The Court of Appeal for Ontario recently decided Amtim Capital Inc v Appliance Recycling Centers of America,1 which considered the enforceability of a US default judgment in a contractual dispute. The court upheld the motion judge’s decision not to grant a stay or dismissal of the proceeding on the basis of the foreign court’s judgment.

This case is of interest to those with multijurisdictional business interests, and is an important reminder that courts have discretion in applying the doctrine of res judicata, and that parties cannot avoid the hearing of their dispute on the merits by “racing” to obtain default judgment in a foreign jurisdiction.


The claim in Amtim involved a contractual dispute between Amtim, an Ontario corporation, and Appliance Recycling Centers of America (ARCA), a Minnesota corporation. ARCA’s Canadian subsidiary held a contract with the Ontario Power Authority to recycle appliances. Amtim contracted with ARCA to manage its Canadian operations. The parties found themselves in a dispute over the terms of their agreement, in particular the provisions governing the calculation of Amtim’s compensation. ARCA commenced an action in Minnesota, claiming a declaration that it owed Amtim nothing. Days later, Amtim brought its own action in Ontario seeking damages of $1.6 million.

The Minnesota default judgment and ARCA’s failed motion to stay

Amtim unsuccessfully brought a motion to dismiss the Minnesota action, and, upon Amtim’s failure to defend itself there, the Minnesota court entered a default judgment in favour of ARCA pursuant to special declaratory relief legislation.  

ARCA then moved to have the Ontario action stayed on the basis of forum non conveniens, but its motion was denied. The motion judge found that Ontario had the closest connection to the dispute. ARCA appealed that decision to the Court of Appeal, which dismissed its appeal. In rendering its reasons, the court noted ARCA’s submission that the US default judgment was the definitive factor in the dispute would result in a “race to the courthouse and then to judgment.”2

ARCA’s motion to dismiss on the basis of res judicata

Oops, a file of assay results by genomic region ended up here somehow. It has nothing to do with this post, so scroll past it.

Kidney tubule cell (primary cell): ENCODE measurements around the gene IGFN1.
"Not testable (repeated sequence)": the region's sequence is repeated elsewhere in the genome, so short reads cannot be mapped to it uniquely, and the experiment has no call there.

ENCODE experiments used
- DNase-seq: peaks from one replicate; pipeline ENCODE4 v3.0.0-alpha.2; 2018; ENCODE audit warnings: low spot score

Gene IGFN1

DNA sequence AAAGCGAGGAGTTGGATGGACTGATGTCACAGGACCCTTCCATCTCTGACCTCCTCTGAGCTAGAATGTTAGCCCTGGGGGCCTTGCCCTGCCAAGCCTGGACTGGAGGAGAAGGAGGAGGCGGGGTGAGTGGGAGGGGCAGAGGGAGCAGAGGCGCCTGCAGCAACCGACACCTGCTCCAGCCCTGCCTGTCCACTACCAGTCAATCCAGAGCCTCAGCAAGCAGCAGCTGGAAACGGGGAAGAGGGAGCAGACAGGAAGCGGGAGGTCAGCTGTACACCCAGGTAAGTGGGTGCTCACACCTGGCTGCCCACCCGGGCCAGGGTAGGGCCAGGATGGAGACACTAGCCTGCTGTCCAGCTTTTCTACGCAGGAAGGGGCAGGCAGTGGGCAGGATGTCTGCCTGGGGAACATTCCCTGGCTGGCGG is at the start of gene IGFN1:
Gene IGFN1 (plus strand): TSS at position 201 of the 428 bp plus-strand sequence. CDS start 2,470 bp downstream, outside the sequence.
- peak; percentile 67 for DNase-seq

Following its failed appeal, ARCA brought a subsequent motion to dismiss on the grounds that Amtim’s claim for damages was res judicata due to the US default judgment. The motion judge dismissed ARCA’s motion, and reviewed the law regarding enforcement of foreign judgments. In reaching his decision that the Ontario action did not equate to a proceeding for the same cause of action as the default judgment, the motion judge emphasized that the US court had not considered the merits of the dispute, and that the Ontario action sought damages rather than a declaration.  

The Court of Appeal’s decision

ARCA appealed the motion judge’s decision, and argued the lower court had incorrectly held that Ontario was the only jurisdiction with a real and substantial connection to the dispute. Furthermore, ARCA submitted it was Amtim’s fault that a full hearing on the merits did not take place due to its failure to participate in the Minnesota hearing. The court rejected ARCA’s arguments, and took a purposive approach to the doctrines of res judicata and issue estoppel. Namely, the court noted both doctrines were developed to advance justice, and are not subject to mechanical application where the result would not accord with their purposes.  

On the facts, the court held there were a host of factors that justified the motion judge’s refusal to stay the proceedings. In dismissing ARCA’s appeal, the court emphasized its respect for the principles of comity and respect for foreign judgments, but noted it was comforted by jurisprudence suggesting that American courts would be similarly concerned by a “race to res judicata.”  

This decision is an important reminder to parties facing foreign judgment that Ontario courts may refuse to recognize negative declaratory relief where doing so would bar the plaintiff’s action in the jurisdiction most closely tied to the dispute.  

Dana Carson